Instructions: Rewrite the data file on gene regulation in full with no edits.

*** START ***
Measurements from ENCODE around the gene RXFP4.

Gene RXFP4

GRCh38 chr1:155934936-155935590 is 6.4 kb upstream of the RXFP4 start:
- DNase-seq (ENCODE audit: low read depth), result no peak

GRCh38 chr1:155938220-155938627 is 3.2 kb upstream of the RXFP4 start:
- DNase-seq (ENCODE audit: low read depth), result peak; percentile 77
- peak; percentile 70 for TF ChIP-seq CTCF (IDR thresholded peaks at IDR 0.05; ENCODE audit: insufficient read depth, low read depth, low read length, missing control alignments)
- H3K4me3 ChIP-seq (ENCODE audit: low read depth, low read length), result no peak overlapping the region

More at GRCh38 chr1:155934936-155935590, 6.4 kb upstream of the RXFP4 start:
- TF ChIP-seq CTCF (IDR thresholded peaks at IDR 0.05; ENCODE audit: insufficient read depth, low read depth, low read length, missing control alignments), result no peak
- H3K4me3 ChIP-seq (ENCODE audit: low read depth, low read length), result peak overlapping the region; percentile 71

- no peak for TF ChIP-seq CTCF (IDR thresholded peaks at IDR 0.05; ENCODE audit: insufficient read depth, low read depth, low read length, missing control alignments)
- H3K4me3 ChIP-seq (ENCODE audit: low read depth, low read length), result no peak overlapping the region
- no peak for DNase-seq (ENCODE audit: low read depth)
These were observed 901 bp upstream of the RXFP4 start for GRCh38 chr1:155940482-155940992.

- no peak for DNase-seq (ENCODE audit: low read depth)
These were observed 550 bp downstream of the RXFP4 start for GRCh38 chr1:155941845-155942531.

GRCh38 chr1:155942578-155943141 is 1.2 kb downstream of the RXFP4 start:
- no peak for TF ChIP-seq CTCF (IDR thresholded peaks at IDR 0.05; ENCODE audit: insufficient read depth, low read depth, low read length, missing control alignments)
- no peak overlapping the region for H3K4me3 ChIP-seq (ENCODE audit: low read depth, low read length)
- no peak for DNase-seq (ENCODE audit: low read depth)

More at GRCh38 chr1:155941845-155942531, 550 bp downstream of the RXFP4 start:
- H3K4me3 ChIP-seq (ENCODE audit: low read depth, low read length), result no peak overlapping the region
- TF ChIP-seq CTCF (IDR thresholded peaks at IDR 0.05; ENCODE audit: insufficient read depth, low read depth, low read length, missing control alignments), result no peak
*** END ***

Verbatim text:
Measurements from ENCODE around the gene RXFP4.

Gene RXFP4

GRCh38 chr1:155934936-155935590 is 6.4 kb upstream of the RXFP4 start:
- DNase-seq (ENCODE audit: low read depth), result no peak

GRCh38 chr1:155938220-155938627 is 3.2 kb upstream of the RXFP4 start:
- DNase-seq (ENCODE audit: low read depth), result peak; percentile 77
- peak; percentile 70 for TF ChIP-seq CTCF (IDR thresholded peaks at IDR 0.05; ENCODE audit: insufficient read depth, low read depth, low read length, missing control alignments)
- H3K4me3 ChIP-seq (ENCODE audit: low read depth, low read length), result no peak overlapping the region

More at GRCh38 chr1:155934936-155935590, 6.4 kb upstream of the RXFP4 start:
- TF ChIP-seq CTCF (IDR thresholded peaks at IDR 0.05; ENCODE audit: insufficient read depth, low read depth, low read length, missing control alignments), result no peak
- H3K4me3 ChIP-seq (ENCODE audit: low read depth, low read length), result peak overlapping the region; percentile 71

- no peak for TF ChIP-seq CTCF (IDR thresholded peaks at IDR 0.05; ENCODE audit: insufficient read depth, low read depth, low read length, missing control alignments)
- H3K4me3 ChIP-seq (ENCODE audit: low read depth, low read length), result no peak overlapping the region
- no peak for DNase-seq (ENCODE audit: low read depth)
These were observed 901 bp upstream of the RXFP4 start for GRCh38 chr1:155940482-155940992.

- no peak for DNase-seq (ENCODE audit: low read depth)
These were observed 550 bp downstream of the RXFP4 start for GRCh38 chr1:155941845-155942531.

GRCh38 chr1:155942578-155943141 is 1.2 kb downstream of the RXFP4 start:
- no peak for TF ChIP-seq CTCF (IDR thresholded peaks at IDR 0.05; ENCODE audit: insufficient read depth, low read depth, low read length, missing control alignments)
- no peak overlapping the region for H3K4me3 ChIP-seq (ENCODE audit: low read depth, low read length)
- no peak for DNase-seq (ENCODE audit: low read depth)

More at GRCh38 chr1:155941845-155942531, 550 bp downstream of the RXFP4 start:
- H3K4me3 ChIP-seq (ENCODE audit: low read depth, low read length), result no peak overlapping the region
- TF ChIP-seq CTCF (IDR thresholded peaks at IDR 0.05; ENCODE audit: insufficient read depth, low read depth, low read length, missing control alignments), result no peak